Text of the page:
I certainly appreciate all that the Internet and new-media technologies have wrought, including a democratization of information delivery. In some respects, your favorite major daily newspaper and your local blogger are now on the same playing field: Anyone, anywhere with Internet access can make information available instantaneously, and worldwide.
As a practical matter, I get most of my news online (and, on a side note, I confess that I enjoy listening to the talking-head punditocracy on the cable news channels. Especially during the political hot season, it's fun flipping between stations).
Still and all, I remain a print guy, forever in love with the look and feel (and DEPTH) of newspapers and magazines.
So will the "electronic newspaper," a lightweight plastic screen being unveiled today by Plastic Logic, find a place in the hearts and minds - and homes - of those who love newspapers?
"The size of a piece of copier paper, it can be continually updated via a wireless link, and can store and display hundreds of pages of newspapers, books, and documents," according to a story in yesterday's Boston Globe.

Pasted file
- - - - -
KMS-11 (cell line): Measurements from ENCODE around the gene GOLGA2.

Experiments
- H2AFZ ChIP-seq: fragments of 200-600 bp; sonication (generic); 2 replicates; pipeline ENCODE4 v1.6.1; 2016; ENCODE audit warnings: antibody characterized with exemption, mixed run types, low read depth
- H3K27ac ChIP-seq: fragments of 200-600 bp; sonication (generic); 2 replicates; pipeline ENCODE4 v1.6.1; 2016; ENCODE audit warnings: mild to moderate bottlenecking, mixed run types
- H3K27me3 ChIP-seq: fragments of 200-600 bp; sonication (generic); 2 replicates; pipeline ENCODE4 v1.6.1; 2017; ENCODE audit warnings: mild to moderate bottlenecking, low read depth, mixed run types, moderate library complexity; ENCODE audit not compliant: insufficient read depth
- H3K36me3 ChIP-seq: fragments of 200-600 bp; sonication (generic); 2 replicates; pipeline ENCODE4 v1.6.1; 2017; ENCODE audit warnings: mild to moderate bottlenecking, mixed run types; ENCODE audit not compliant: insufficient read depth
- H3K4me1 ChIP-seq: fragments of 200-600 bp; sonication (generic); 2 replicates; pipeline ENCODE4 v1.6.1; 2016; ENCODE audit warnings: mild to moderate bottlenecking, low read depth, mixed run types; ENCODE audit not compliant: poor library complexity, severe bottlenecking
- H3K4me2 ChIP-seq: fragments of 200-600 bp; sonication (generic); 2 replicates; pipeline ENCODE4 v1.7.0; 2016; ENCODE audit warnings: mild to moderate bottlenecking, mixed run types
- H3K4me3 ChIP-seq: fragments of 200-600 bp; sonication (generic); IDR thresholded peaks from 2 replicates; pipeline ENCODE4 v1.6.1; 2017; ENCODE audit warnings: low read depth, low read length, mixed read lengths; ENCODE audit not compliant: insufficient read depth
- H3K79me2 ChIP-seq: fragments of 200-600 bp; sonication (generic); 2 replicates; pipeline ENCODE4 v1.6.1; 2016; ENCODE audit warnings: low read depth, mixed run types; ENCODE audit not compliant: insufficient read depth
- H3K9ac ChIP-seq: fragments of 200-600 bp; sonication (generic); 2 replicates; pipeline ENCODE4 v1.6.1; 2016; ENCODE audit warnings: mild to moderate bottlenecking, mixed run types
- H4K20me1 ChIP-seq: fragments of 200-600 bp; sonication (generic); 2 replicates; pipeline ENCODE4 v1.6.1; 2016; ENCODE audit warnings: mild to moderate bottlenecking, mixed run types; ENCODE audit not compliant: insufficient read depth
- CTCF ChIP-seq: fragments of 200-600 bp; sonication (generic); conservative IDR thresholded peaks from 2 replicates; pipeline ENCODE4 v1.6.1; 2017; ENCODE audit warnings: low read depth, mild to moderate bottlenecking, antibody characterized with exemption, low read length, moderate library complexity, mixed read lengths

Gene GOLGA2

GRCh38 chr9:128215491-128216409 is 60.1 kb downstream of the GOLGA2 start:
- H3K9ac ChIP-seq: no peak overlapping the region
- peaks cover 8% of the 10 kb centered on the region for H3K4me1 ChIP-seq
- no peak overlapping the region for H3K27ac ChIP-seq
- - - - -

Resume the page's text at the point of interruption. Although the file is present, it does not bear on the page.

The reader will go on sale next year, and the price - and information regarding which newspapers will be affiliated with the device - will be announced in January at the International Consumer Electronics Show in Las Vegas.
Too early to tell whether this device will succeed or fail. But if it plays a significant role in rescuing a crippled newspaper industry from oblivion … then I'm all for it.
(Of course, the smart newspapers will have to realize - d'oh! - that in order to be able to offer the kind of quality content that will attract readers, regardless of format, newspapers are going to have to immediately cease the practice of throwing away experienced reporters and editors. Stop the bleeding of your talent, publishers, or the sickly body is going to turn into a corpse! A corpse can't generate income for anyone.)